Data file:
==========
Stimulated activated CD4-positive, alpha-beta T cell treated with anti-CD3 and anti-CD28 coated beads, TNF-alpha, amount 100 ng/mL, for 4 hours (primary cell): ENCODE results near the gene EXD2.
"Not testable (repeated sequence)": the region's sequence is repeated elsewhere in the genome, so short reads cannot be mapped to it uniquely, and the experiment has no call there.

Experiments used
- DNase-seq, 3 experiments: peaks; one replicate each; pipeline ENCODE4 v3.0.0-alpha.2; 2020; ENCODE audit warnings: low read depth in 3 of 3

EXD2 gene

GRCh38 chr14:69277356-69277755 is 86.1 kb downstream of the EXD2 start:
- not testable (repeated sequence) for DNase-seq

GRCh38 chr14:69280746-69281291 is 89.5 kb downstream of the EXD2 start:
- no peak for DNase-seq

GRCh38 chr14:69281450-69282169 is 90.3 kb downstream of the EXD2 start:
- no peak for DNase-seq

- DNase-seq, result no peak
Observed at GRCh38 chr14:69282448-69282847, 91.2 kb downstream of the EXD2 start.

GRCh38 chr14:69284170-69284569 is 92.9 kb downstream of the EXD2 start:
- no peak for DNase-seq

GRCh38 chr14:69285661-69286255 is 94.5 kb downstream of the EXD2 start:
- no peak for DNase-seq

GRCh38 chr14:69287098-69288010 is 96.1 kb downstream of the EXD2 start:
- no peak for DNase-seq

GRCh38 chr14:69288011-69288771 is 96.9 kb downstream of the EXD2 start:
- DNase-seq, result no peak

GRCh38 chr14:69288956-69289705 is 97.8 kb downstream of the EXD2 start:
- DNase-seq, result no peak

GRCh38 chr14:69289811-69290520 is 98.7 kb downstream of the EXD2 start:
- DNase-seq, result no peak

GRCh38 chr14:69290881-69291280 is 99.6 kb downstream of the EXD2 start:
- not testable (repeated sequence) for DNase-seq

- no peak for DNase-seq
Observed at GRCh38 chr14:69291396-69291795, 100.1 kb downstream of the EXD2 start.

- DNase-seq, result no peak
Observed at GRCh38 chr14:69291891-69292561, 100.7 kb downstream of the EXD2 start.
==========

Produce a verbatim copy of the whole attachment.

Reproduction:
Stimulated activated CD4-positive, alpha-beta T cell treated with anti-CD3 and anti-CD28 coated beads, TNF-alpha, amount 100 ng/mL, for 4 hours (primary cell): ENCODE results near the gene EXD2.
"Not testable (repeated sequence)": the region's sequence is repeated elsewhere in the genome, so short reads cannot be mapped to it uniquely, and the experiment has no call there.

Experiments used
- DNase-seq, 3 experiments: peaks; one replicate each; pipeline ENCODE4 v3.0.0-alpha.2; 2020; ENCODE audit warnings: low read depth in 3 of 3

EXD2 gene

GRCh38 chr14:69277356-69277755 is 86.1 kb downstream of the EXD2 start:
- not testable (repeated sequence) for DNase-seq

GRCh38 chr14:69280746-69281291 is 89.5 kb downstream of the EXD2 start:
- no peak for DNase-seq

GRCh38 chr14:69281450-69282169 is 90.3 kb downstream of the EXD2 start:
- no peak for DNase-seq

- DNase-seq, result no peak
Observed at GRCh38 chr14:69282448-69282847, 91.2 kb downstream of the EXD2 start.

GRCh38 chr14:69284170-69284569 is 92.9 kb downstream of the EXD2 start:
- no peak for DNase-seq

GRCh38 chr14:69285661-69286255 is 94.5 kb downstream of the EXD2 start:
- no peak for DNase-seq

GRCh38 chr14:69287098-69288010 is 96.1 kb downstream of the EXD2 start:
- no peak for DNase-seq

GRCh38 chr14:69288011-69288771 is 96.9 kb downstream of the EXD2 start:
- DNase-seq, result no peak

GRCh38 chr14:69288956-69289705 is 97.8 kb downstream of the EXD2 start:
- DNase-seq, result no peak

GRCh38 chr14:69289811-69290520 is 98.7 kb downstream of the EXD2 start:
- DNase-seq, result no peak

GRCh38 chr14:69290881-69291280 is 99.6 kb downstream of the EXD2 start:
- not testable (repeated sequence) for DNase-seq

- no peak for DNase-seq
Observed at GRCh38 chr14:69291396-69291795, 100.1 kb downstream of the EXD2 start.

- DNase-seq, result no peak
Observed at GRCh38 chr14:69291891-69292561, 100.7 kb downstream of the EXD2 start.